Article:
Another block stack can be built under the travel trailer, where the trailer will need additional support. The number of block stacks you’ll need to use will depend on the length of your travel trailer. Make sure the block stacks don’t end up interfering with any critical components that might be underneath the trailer such as gas pipes.
If you are planning on using your travel trailer whilst stacked for a long time and the ground beneath the trailer isn’t fully solid, you may eventually need to re-level the trailer.
As you can see in the detailed demonstration video, the process is simple but requires a considerable amount of time and effort. If you reach a point and start to get impatient, just remind yourself of how good it will be to have a stable and level travel trailer!
Do You Need Leveling Blocks For a Travel Trailer?
Regular RVers will know how frustrating it is when you reach a dreamy spot but it’s unlevel and no matter how hard you try, you can’t find a flat spot to park. Although you could in theory store an RV that’s not level, this isn’t wise as it can lead to problems with internal components and generally make life unnecessarily difficult.
Cinder blocks are great for a more permanent set-up option, and you could make your own leveling blocks made from wood, but for those who want to take their trailer to various sites and maybe even some wild park-ups, plastic leveling blocks may be more useful. They provide stabilization, even on slanted terrain, so you’ll no longer have the battle of getting your rig level.
What Are the Advantages of Using Leveling Blocks?
If you use your travel trailer regularly and want to have the luxury of a level spot every time you park up, leveling blocks might be the answer. Even if your trailer has electric jacks, they may not solve the problem if the spot where you’re parking has a dramatic slope.
1. Improves Comfort and Functionality
Being able to park your RV level will make for a far more enjoyable experience, as you won’t be walking on a slope or having to stop things sliding around on tables and countertops. When I first started out living full-time in a camper, being parked on a lean didn’t massively bother me.
However, after moving into a camper with my partner, I quickly realized parking level was a necessity as we were rolling into each other during the night. No one likes unhappy campers and we both need our sleep, so leveling blocks were a must for us!
2. Reduces Potential Stress on The Trailer
Parking unlevel can increase the stress on the frame of your trailer, and if it is left unlevel for a considerably long time, the frame can twist and damage can be caused.
Having a level trailer will mean everything inside is working as it should. Water won’t pool and spill out of the shower tray, the frame will support the trailer correctly, and the cupboard doors stay closed.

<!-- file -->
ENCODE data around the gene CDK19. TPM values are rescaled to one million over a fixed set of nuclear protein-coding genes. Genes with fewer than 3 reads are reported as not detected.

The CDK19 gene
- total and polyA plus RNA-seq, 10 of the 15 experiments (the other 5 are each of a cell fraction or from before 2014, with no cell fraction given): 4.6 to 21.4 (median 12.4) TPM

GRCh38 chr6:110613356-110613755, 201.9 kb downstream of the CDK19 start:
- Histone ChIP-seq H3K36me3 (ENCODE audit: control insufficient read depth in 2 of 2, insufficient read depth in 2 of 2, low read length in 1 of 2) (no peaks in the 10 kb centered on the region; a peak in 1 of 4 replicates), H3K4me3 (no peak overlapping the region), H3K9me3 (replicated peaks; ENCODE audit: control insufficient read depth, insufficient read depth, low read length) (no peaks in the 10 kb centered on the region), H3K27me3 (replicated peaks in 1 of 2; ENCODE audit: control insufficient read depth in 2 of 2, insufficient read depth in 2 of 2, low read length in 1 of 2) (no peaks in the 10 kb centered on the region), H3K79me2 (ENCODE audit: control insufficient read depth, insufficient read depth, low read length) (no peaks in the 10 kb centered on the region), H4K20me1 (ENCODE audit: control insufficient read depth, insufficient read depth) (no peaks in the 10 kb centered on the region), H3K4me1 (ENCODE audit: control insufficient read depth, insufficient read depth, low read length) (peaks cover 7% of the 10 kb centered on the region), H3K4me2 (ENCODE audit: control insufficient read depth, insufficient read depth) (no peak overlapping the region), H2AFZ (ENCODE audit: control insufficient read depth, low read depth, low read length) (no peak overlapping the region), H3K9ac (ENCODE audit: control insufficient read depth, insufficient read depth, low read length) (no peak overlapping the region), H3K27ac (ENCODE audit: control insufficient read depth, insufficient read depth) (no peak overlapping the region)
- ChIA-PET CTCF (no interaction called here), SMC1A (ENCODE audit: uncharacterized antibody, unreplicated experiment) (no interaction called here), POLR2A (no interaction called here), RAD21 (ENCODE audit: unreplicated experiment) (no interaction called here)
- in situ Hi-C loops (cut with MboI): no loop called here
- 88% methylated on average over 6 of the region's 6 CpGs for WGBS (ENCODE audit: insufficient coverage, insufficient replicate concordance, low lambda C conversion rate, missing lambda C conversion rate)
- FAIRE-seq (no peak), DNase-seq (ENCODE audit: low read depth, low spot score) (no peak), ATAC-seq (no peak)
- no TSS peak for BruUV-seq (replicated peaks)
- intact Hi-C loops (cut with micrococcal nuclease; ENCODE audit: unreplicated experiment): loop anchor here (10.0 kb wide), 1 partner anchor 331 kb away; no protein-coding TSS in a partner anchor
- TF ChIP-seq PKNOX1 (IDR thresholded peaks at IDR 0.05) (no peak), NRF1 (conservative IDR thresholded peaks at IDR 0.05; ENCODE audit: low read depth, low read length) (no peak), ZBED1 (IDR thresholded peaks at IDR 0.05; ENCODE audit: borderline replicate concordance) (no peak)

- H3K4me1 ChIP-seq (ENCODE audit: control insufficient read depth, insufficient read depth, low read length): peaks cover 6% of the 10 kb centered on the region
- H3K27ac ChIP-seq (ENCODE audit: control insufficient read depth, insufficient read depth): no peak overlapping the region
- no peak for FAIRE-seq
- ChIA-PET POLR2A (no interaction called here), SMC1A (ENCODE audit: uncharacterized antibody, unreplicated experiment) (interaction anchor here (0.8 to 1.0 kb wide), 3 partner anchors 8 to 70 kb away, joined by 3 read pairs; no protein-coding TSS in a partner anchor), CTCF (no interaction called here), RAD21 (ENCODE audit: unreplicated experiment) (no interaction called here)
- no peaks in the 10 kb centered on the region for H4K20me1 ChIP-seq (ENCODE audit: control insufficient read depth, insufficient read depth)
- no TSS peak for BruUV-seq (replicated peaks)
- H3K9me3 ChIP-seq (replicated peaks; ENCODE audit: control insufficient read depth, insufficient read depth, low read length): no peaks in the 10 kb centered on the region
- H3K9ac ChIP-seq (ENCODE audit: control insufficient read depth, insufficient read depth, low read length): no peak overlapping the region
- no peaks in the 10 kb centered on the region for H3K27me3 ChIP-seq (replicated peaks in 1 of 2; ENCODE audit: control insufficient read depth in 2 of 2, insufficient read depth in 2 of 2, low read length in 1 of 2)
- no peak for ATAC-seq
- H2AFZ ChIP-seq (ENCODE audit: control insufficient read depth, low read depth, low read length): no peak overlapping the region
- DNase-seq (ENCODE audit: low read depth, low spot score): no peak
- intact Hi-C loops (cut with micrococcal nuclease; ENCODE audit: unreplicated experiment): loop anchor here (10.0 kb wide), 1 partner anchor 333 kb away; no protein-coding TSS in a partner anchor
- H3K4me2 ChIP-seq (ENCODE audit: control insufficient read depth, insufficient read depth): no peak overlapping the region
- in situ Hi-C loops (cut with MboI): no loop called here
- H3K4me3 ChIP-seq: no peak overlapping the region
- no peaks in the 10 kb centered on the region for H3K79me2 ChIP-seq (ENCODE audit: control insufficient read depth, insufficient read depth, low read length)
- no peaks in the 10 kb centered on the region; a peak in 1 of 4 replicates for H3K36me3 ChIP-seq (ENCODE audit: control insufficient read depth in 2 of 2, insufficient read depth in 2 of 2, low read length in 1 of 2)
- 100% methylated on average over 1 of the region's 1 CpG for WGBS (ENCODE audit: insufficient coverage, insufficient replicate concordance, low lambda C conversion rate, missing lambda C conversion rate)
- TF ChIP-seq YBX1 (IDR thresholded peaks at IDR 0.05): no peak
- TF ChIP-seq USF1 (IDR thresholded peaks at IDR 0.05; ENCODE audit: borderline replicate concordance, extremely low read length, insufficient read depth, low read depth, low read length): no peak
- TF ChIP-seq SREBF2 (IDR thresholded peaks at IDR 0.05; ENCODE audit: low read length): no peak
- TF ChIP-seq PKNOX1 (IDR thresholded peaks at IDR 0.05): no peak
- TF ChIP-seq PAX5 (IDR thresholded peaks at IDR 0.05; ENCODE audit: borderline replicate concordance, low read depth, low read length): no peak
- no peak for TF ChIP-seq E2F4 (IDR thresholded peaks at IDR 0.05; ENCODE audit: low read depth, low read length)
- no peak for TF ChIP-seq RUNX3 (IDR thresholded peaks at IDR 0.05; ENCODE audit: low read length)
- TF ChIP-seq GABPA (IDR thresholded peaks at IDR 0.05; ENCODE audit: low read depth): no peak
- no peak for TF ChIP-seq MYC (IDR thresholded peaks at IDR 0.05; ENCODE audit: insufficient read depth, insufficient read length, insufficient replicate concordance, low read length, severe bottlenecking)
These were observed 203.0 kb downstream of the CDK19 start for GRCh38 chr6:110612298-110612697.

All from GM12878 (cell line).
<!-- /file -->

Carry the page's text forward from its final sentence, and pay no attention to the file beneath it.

3. Enhances Performance of Components
RV components such as fridges can be a nightmare if you’re parked on a slope. Many travel trailers have a two-way electric or propane fridge and these need to be level to function properly and safely.
Other features such as the fresh, gray, and black water gauge won’t be reliable if you’re not parked level, as any liquid will tilt in the direction of the lean giving an inaccurate reading.
What Are the Disadvantages of Using Leveling Blocks?
There are a few drawbacks with leveling blocks that need to be considered before buying a set. Some leveling blocks are made from materials that will break down over time and need replacing, whilst others have a hefty price tag.
1. High Price
Leveling blocks, although useful, can be quite expensive depending on the type of block you buy. Basic plastic chocks, for example, are often far less in price than an advanced leveler system block.
Although leveling blocks can be pricey, they may be worth the investment if you use your trailer regularly and want to have the best experience possible whilst also being comfortable in the trailer.
2. Heavy and Require Storage Space
Those regular to RVing know how important every last bit of space can be and what a difference it can make. Leveling blocks can be heavy and awkward to store as they take up considerable space.
If you have a travel trailer that’s on the smaller side, it may be hard to find a home for a set of leveling blocks unless they are compact and can hide away when they’re not needed. I always keep a space under the bed in my camper to store our leveling blocks, that way I know not to use the space for anything else, and my blocks always have a space to fit into.
3. Material May Not Last
Leveling blocks can be made from various materials from plastic to wood, and each material has its pros and cons. Thin plastic may become brittle over time and crack under the weight of a travel trailer, whereas wood may initially be strong, but will eventually break down and need replacing.
Putting a travel trailer on blocks is a must if you’re looking to store your travel trailer for a while, and is especially important if you’ll be inside it too!
Using cinder blocks will keep your trailer level, secure, and stable, meaning you can walk around inside the trailer and there will be minimal movement. If you’re not sure how many blocks you need to use, my advice would be to buy extra and take back whatever you don’t use, as it can be hard to work out the exact number you will need.
Putting a travel trailer on blocks is a big job and needs to be done right or the results may be disappointing. It’s best to take your time and be patient as you need to ensure each stack of cinder blocks is the perfect height to stabilize your trailer.